The notes sometimes provided a look at a various viewpoints. In early Genesis, they gave more information about views that don't favor the plainly intended meaning of a verse. So we're told that the author of Genesis 1:5 specifies the length of the day with "evening and there was morning," but then they immediately say it could really mean any length of time. They could have simply stated the nonliteral interpretations rather than making it clear that they favor a nonliteral view. The notes for Noah's Flood mention that there is evidence that backs up a global flood and the verses clearly indicate such, but then basically say that a global flood is still questionable. I would have preferred it if the notes just stated the various views or that there are similarities with other religions rather than telling us what to think.

If you've read this book, what do you think about it? I'd be honored if you wrote your own opinion of the book in the comments.

Graphic Example:

Thursday, April 6, 2017

Reclaiming the Lost Art of Biblical Meditation by Robert Morgan

book cover
Reclaiming the Lost Art of Biblical Meditation
by Robert Morgan

ISBN-13: 9780718083373
Hardback: 192 pages
Publisher: Thomas Nelson
Released: April 4, 2017

Source: Review copy from the publisher through BookLook.

Book Description from Goodreads:
Let the words of my mouth and the meditation of my heart be acceptable in Your sight. — Psalm 19:14

Do you long to deepen your intimacy with the Lord? To find a sense of soul-steadying peace? To develop emotional strength? Then you will need to pause long enough to be still and know He is God. Trusted Pastor Robert Morgan leads us through a journey into biblical meditation, which, he says, is thinking Scripture—not just reading Scripture or studying Scripture or even thinking about Scripture—but thinking Scripture, contemplating, visualizing, and personifying the precious truths God has given us.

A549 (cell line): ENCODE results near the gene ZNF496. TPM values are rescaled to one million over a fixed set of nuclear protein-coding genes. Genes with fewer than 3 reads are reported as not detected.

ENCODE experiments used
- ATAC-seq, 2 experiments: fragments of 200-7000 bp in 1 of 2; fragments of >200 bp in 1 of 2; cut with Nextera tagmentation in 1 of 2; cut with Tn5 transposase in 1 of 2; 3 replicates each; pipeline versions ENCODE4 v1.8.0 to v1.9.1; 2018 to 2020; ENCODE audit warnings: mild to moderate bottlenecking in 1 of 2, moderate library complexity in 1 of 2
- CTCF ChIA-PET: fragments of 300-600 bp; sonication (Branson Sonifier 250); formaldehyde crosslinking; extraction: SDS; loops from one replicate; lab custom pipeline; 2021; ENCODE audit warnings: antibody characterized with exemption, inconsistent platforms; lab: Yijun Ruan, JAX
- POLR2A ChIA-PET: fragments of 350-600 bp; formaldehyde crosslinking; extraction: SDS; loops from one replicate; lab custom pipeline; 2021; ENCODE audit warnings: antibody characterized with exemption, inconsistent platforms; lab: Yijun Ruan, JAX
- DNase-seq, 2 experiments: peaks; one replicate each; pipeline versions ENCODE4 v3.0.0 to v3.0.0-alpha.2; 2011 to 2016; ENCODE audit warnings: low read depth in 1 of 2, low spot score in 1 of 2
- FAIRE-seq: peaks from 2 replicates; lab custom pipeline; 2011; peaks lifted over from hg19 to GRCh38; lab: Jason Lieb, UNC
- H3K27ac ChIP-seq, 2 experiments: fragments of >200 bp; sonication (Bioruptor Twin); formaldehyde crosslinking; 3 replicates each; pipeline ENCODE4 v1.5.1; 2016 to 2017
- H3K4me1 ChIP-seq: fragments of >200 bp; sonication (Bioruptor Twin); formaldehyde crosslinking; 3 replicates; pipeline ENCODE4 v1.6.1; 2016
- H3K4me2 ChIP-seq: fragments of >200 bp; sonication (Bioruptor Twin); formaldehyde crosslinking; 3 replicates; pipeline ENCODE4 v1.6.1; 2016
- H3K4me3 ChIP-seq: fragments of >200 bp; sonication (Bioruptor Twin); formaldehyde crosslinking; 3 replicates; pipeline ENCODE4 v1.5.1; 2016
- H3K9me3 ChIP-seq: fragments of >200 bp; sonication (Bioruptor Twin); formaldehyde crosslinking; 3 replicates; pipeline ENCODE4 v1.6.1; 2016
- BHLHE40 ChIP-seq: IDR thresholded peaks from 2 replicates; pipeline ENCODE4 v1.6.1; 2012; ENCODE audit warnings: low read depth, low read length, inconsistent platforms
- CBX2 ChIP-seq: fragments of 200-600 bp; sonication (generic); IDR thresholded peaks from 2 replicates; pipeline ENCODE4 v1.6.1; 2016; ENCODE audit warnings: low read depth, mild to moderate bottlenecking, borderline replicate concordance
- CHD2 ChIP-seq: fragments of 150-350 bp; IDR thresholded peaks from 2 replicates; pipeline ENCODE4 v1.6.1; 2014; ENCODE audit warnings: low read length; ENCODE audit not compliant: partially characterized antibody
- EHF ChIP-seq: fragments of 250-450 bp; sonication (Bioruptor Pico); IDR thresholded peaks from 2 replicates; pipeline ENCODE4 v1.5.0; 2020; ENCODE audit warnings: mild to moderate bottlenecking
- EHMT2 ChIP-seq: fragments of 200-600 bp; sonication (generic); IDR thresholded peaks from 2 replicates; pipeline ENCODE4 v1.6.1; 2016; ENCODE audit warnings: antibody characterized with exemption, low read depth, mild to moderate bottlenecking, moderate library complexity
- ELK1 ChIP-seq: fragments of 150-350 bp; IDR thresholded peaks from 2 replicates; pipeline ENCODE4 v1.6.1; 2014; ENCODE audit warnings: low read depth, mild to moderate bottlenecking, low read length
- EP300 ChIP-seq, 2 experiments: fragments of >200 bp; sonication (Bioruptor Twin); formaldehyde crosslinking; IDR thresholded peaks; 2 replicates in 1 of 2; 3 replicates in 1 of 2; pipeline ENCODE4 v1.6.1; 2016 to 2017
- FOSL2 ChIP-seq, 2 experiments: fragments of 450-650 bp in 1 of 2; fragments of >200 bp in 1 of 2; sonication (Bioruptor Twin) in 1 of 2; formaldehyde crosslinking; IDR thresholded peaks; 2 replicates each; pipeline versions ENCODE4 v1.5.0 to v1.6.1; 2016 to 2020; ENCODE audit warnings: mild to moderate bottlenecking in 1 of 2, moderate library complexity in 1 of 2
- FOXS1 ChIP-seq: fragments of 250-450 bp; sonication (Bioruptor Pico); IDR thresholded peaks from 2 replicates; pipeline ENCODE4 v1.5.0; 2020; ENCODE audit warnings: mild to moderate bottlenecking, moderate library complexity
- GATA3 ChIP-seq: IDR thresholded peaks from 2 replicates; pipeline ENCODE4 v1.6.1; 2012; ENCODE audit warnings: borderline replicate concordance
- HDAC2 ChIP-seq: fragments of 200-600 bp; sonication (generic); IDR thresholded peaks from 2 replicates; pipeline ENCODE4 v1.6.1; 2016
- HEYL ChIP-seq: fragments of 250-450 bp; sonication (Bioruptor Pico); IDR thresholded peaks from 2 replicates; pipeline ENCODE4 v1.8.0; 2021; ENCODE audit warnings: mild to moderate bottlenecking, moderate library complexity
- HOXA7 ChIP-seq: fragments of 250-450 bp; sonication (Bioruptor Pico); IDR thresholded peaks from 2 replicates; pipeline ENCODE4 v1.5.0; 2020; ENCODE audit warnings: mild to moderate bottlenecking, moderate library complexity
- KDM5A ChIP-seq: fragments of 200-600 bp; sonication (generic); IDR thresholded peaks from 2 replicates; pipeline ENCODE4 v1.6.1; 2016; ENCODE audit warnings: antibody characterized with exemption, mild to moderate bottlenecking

The practice is as easy and portable as your brain, as available as your imagination, as near as your Bible, and the benefits are immediate. As you ponder, picture, and personalize God’s Word, you begin looking at life through His lens, viewing the world from His perspective. And as your thoughts become happier and holier and brighter, so do you.

My Review:
Reclaiming the Lost Art of Biblical Meditation examines the practice of meditating on Scripture. The author started by explaining what biblical meditation is and the many benefits of practicing it (like peace, energy, hope, insights, etc.). He talked about biblical and modern examples of people who practiced biblical meditation and provided "quick tips" about practicing Biblical meditation. He also explained how to meditate on Scripture by pondering, personifying, and practicing the verses to help you to internalize these truths and gain God's perspective on life.

While it seemed like much of the book focused on convincing the reader to take up (and stick with) biblical meditation, I did feel comfortable that I could do it after completing this book. I enjoyed the 10-day meditation guide at the end, which takes you step-by-step through the "ponder, personify, practice" process using some verses quoted in the book. Overall, I'd highly recommend this book.

Side note: He included a story about having trouble sleeping once due to a sudden fear that popped into his mind, but meditating on a Scripture verse allowed him to fall back to sleep. I've been struggling with fears popping into my head when I'm trying to sleep, but I've been able to remain calm since I started pondering Bible verses as I go to bed. I felt like that story was just for me.

If you've read this book, what do you think about it? I'd be honored if you wrote your own opinion of the book in the comments.

Excerpt: Read an excerpt using Google Preview.